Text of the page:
April 14, 2017

Journalists and open-government advocates on Friday derided the Trump administration’s decision not to release visitor logs to the White House, in a break with policy established by the Obama administration.

The Trump administration’s refusal to make visitor logs public, which was reported first by Time, was greeted with pushback by journalists working at left-leaning and right-leaning publications as well as mainstream news organizations.

Michael Dubke, the White House communications director, told Time that the policy is in response to “the grave national security risks and privacy concerns of the hundreds of thousands of visitors annually.”

In 2013, a federal court ruled that visitor logs at the White House are not subject to the Freedom of Information Act.

The Citizens for Responsibility and Ethics in Washington, a government transparency organization, said in a statement that it plans to contest the decision in court:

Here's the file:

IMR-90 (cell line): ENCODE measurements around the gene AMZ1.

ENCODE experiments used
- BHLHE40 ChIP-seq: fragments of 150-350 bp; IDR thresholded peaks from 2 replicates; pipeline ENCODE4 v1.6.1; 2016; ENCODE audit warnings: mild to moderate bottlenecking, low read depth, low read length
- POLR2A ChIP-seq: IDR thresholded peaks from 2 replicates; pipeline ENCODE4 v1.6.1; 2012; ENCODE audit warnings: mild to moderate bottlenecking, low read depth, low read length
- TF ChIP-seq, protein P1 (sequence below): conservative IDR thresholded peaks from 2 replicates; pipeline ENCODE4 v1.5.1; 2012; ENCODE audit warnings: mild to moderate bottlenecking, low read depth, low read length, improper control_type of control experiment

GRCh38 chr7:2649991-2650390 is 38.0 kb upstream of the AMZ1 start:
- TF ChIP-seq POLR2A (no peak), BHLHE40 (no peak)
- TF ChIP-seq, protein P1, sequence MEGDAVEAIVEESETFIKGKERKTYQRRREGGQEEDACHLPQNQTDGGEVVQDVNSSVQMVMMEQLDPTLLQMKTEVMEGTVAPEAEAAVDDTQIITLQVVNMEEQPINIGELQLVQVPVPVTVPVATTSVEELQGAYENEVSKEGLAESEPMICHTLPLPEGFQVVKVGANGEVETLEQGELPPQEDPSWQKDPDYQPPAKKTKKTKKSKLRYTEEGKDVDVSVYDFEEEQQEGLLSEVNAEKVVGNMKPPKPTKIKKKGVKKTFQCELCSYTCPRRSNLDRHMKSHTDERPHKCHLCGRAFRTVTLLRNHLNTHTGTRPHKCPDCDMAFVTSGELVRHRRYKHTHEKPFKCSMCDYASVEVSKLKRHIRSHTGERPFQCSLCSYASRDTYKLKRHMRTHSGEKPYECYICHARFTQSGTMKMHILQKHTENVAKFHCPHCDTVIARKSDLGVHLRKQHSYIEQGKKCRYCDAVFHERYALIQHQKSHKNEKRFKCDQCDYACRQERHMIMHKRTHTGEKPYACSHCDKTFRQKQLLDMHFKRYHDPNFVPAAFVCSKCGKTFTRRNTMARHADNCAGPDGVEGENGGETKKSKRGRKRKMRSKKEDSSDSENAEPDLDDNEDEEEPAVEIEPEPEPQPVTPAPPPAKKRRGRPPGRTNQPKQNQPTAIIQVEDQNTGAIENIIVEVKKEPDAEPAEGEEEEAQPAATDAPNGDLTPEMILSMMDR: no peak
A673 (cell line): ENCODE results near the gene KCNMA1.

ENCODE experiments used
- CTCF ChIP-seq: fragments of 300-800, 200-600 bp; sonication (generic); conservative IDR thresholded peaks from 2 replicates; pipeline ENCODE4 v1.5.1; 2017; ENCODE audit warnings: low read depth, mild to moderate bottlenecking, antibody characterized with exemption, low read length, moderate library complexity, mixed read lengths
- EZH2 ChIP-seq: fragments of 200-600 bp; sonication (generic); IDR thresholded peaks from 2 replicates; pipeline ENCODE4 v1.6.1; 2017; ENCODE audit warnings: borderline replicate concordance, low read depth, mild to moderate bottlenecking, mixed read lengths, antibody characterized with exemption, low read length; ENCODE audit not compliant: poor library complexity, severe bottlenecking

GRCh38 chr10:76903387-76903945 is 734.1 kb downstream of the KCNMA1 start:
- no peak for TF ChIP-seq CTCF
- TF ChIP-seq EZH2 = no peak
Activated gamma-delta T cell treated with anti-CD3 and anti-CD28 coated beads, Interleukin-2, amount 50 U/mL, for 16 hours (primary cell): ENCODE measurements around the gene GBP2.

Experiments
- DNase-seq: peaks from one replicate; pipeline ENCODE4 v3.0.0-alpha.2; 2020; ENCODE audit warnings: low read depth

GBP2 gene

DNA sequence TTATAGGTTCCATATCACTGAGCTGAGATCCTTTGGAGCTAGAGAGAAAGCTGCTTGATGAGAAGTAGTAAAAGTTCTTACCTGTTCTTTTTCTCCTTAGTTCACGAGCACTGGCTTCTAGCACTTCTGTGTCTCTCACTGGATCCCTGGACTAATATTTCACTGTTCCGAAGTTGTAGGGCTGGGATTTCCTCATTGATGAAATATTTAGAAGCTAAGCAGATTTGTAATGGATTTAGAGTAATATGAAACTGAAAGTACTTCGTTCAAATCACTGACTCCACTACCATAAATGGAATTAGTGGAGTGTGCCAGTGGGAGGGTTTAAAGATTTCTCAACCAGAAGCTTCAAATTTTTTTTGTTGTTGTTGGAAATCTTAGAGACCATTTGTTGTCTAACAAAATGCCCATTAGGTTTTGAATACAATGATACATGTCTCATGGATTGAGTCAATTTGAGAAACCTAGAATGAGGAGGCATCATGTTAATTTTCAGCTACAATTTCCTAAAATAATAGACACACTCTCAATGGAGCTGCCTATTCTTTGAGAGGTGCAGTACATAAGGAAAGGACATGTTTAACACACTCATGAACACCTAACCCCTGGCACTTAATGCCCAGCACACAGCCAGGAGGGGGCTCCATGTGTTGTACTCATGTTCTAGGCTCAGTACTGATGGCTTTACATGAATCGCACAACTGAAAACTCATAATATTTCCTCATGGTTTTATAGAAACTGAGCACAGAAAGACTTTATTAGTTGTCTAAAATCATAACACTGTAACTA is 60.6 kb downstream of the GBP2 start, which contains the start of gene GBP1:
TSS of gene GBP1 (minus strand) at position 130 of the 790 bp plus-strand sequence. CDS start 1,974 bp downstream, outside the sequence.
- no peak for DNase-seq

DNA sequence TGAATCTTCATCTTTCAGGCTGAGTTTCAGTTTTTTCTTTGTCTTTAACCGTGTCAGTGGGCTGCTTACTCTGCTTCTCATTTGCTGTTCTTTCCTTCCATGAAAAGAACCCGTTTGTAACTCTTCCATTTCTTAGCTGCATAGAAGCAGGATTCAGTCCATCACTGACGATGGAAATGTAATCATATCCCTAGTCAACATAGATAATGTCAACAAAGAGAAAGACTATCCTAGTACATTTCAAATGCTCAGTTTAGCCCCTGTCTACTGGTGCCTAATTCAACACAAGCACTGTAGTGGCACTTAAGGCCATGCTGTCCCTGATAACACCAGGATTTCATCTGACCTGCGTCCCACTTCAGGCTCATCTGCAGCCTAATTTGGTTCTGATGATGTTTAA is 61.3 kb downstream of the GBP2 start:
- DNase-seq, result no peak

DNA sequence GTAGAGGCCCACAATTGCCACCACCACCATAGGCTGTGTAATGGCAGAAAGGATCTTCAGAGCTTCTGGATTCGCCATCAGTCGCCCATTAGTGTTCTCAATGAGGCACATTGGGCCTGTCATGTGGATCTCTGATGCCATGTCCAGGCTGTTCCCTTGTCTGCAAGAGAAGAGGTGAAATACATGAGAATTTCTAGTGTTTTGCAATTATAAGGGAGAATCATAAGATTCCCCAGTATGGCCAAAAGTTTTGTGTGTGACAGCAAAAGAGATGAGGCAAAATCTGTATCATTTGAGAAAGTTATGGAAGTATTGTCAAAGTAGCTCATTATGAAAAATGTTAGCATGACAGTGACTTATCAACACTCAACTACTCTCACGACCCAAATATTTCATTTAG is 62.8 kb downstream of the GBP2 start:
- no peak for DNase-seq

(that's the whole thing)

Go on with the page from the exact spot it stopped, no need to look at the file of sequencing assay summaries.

Judicial Watch, a conservative-leaning judicial accountability organization, also issued a statement expressing its “disappointment” with the decision.

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Benjamin Mullin is the managing editor of Poynter.org. He previously reported for Poynter as a staff writer, Google Journalism Fellow and Naughton Fellow, covering journalism…
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